Approaching transit

My laptop bag doesn’t quite fit my laptop, so there’ve been some relatively last-minute packing adjustments. There may be more tomorrow morning, although if there aren’t it will still be fine.

I’m waffling over what books to bring. I like magazines for airports – they’re very thin, and the length of articles and stories handle interruption well – but I’m not sure about the books, or about whether to bring physical ones rather than electronic ones.

I’ll sort it all out, I suppose. And my plane takes off in twelve hours and change. 🙂

Make it a pome. Real pomes rhyme.

I have rhymes in my head this morning; a little bit of Poe, a little bit of lyrics from the Traveling Wilburys[1], the perpetual stressed-silver-and-dust chime of Bob Dylan’s “Shelter from the Storm”.

I didn’t get as much done as I’d like to have gotten done over the last few days, but on the flipside, it was actually really relaxing. The weekend felt like it was a weekend, not just a recovery period.

Possibly related to this: the light of my life has set up his controller in my office, and I got to play video games again for the first time in a while. There is a bit of a learning curve with the new controls, but it’s definitely a workable solution. At least for Fallout: New Vegas, which is what I have especially been craving lately.

(Also, I cleaned off everything which had slowly accumulated on my desk. Currently my desk is much neater, and I hope to finish sorting the accumulata by the end of the week.)

[1] I am constantly astounded that I never heard of them until this year. First, I am really fond of at least two of their songs, and second, their lineup is the kind of thing I would expect to have heard of.

London, travel, computer, flail.

…dammit, I wish that title weren’t so apt. Anyway.

I’m leaving for Loncon in ten days, and I am trying to decide whether or not to bring my laptop, and if I bring it whether to keep it in my (non-con-located) hotel room or take it with me to the con.

(Important note, for deciding: I can keep the con schedule on my phone.)

If I leave it at home:

  • pro: it will not get lost.
  • con: my laptop. Life without my laptop for eight days. In airports. (I will note that I have not had an international plane trip not take an extra half-day at least in years.)

If I take it to London and leave it in the hotel:

  • pro: I will have all my writing, my Skype, my bookmarks, my GDrive connection, my everything
  • pro: I can write while in transit. I find I actually really like doing this, and while it is technically possible to do on my phone, the smaller screen makes it much more of a PITA.
  • pro: I will not have to carry it around a con (I have a Lenovo Thinkpad; sturdy as all hell, but kind of bulky)
  • ???: I would need to get a laptop bag. My current laptop bag is actually a backpack. No-one who is at risk of standing behind me or in my blind spot wants me maneuvering in a crowded area with a moderately heavy backpack, even with padded corners.
  • con: I would need to leave it in the hotel, which would probably be perfectly fine but which would, for at least the first two days, distract me.

If I take it to London and to Loncon:

  • pro: will have all my writing, my Skype, my bookmarks, my GDrive connection, my everything.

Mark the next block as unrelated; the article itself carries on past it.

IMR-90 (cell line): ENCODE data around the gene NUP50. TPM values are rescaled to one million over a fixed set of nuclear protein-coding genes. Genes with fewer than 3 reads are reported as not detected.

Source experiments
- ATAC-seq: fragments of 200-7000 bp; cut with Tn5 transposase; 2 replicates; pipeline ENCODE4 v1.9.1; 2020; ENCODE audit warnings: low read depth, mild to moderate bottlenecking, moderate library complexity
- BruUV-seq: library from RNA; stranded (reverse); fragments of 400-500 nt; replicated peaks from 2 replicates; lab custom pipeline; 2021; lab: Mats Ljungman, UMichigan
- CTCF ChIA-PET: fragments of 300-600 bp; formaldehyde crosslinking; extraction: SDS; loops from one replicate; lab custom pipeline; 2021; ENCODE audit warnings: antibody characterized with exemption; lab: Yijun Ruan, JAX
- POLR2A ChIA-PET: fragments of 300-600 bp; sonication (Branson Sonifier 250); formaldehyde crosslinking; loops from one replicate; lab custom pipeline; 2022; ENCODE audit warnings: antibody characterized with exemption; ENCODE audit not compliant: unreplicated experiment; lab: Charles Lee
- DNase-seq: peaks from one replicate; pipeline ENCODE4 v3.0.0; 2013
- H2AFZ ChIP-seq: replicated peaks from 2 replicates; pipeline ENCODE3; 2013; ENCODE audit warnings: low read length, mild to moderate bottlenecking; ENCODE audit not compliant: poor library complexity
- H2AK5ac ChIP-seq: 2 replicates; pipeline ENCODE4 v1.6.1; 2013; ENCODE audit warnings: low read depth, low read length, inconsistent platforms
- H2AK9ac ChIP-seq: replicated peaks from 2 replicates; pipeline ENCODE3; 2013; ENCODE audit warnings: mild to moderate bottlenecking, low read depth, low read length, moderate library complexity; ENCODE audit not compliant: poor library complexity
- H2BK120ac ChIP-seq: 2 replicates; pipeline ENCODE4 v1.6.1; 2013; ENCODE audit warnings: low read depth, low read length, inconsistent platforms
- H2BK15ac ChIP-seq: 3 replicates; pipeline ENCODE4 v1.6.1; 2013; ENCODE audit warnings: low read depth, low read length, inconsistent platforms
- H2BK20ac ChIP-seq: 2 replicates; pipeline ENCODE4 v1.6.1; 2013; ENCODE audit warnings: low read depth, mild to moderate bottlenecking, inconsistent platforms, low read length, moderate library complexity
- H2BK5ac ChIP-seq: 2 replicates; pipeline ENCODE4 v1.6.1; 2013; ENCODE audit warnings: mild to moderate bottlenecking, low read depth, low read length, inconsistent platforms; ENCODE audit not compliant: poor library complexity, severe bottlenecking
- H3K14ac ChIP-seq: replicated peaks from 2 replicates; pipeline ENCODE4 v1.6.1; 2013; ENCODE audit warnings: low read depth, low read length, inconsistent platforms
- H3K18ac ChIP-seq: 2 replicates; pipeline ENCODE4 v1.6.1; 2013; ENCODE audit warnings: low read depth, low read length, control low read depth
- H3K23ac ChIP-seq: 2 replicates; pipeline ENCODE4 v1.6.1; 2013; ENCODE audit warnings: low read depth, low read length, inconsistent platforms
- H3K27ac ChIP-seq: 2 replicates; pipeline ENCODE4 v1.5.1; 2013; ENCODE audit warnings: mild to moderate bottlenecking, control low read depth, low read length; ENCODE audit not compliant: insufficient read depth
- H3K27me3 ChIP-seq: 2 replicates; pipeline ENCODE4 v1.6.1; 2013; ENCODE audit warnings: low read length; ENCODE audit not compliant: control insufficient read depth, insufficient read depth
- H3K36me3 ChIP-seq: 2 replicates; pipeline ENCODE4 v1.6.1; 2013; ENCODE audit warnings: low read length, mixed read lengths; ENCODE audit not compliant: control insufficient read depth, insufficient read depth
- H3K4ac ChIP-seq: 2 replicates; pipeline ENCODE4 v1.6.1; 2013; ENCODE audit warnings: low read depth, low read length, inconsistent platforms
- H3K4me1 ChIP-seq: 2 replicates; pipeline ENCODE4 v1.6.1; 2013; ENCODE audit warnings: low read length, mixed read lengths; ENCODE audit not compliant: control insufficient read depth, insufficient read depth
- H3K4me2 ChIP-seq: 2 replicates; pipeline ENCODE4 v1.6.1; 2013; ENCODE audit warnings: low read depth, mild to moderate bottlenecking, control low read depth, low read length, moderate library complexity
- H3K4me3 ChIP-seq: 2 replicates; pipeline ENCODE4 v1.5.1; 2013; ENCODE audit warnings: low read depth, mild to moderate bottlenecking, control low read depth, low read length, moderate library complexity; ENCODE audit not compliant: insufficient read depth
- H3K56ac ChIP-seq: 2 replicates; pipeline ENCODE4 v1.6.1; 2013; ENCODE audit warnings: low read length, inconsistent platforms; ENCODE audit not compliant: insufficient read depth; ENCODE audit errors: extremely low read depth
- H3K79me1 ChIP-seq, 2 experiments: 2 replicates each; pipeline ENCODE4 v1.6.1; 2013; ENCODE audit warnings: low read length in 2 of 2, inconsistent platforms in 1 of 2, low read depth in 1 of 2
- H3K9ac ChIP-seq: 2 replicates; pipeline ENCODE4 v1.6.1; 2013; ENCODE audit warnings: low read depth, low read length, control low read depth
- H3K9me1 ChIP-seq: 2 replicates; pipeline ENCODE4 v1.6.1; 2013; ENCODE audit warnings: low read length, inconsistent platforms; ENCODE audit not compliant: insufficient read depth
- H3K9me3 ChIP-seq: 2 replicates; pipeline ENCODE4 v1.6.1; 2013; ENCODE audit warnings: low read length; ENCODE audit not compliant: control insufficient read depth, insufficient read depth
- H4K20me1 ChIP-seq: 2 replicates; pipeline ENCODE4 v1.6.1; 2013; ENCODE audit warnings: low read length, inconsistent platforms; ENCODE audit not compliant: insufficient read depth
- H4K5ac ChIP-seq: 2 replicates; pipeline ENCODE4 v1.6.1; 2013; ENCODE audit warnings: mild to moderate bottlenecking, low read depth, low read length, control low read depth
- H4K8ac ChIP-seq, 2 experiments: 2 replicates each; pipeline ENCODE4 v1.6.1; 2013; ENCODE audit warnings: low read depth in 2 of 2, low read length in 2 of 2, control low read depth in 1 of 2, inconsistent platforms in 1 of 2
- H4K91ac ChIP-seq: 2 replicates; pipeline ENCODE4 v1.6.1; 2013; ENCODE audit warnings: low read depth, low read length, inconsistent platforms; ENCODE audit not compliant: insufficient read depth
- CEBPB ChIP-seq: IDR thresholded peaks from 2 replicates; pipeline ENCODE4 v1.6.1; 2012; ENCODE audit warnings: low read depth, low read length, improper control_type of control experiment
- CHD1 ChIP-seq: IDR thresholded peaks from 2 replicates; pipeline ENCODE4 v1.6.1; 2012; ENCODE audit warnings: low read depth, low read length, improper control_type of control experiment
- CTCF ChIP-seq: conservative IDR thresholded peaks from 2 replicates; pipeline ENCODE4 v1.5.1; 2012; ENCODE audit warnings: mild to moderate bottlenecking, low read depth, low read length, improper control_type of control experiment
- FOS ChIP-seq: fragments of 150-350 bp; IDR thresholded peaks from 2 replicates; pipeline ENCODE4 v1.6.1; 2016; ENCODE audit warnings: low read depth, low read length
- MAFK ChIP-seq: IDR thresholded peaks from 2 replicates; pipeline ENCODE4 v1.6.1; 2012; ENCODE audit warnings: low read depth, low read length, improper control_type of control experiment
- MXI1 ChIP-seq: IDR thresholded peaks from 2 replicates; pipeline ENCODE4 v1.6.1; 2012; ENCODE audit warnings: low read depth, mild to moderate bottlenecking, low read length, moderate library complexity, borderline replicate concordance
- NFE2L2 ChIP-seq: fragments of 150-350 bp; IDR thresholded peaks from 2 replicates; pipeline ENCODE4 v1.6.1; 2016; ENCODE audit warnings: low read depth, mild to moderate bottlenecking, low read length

• pro: I can write while in transit.
  • pro: can sit in A Spot at the con and get stuff down. (At Anticipation–the Montreal 2009 WorldCon–I ended up posting eight times from the con itself. Admittedly at that point I was in the con hotel, which makes a slight difference… OTOH, judging by FarthingCon, I really do like having my laptop with me. The “back off, breathe, find a place to sit for late-night coffee or dessert, and type” is a nice way of processing events.)
  • con: carrying around a heavy thing, which means that if I pick up anything else (get thee behind me, dealer’s room) or am carrying anything else (such as books to get signed), the total weight will be that much greater.
  • con: will need to lug it along if/when I decide that I should go somewhere/do something else.

Ugh. I don’t know. But at least I have every pro and con I can think of down, so I may revisit this in a bit. Thoughts?

Disposal and decluttering

I have a fair number of books. (I’ve met people with more, so I don’t say I have a lot of books–I think it’s still under two thousand.) Occasionally, I go through my books and either garage-sale or give away ones I’ve decided I don’t care to keep. It took a fairly long time to come to terms with being someone who would get rid of books (a digression for another time), but it feels good to have the clutter gone, and to know that the books are not being kept in a place where they are not being read.

I can’t do this with ebooks. Rather, I have not yet figured out how to do this with ebooks.

Overwhelmingly, the way I get ebooks is through a service–Kobo, Smashwords, Weightless Books, emagazine subscription, DriveThruRPG, what-have-you–which requires me to create an account. The ebooks I own are associated with that account; if my computer explodes or if my ereader is run over by a stampeding moose, I can log in to my account from another computer and get fresh copies of said ebooks.

This makes it fairly hard to get rid of them.

I don’t want to give them away when I still own copies. I sometimes don’t have the option of not owning copies; it’s actually fairly frustrating to try and figure out how or if I can move something into a “yes I own this, stop reminding me” category and then duplicate that in Calibre, when I need to juggle scripting permissions to even log in (Kobo, I am looking at you), although a lot of the services are getting better about that.